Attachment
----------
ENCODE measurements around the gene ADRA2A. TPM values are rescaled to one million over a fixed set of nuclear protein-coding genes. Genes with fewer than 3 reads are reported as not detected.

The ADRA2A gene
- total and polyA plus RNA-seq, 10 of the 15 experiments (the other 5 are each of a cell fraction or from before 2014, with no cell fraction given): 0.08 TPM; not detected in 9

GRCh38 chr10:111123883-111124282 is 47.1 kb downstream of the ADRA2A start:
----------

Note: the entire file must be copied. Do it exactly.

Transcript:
ENCODE measurements around the gene ADRA2A. TPM values are rescaled to one million over a fixed set of nuclear protein-coding genes. Genes with fewer than 3 reads are reported as not detected.

The ADRA2A gene
- total and polyA plus RNA-seq, 10 of the 15 experiments (the other 5 are each of a cell fraction or from before 2014, with no cell fraction given): 0.08 TPM; not detected in 9

GRCh38 chr10:111123883-111124282 is 47.1 kb downstream of the ADRA2A start: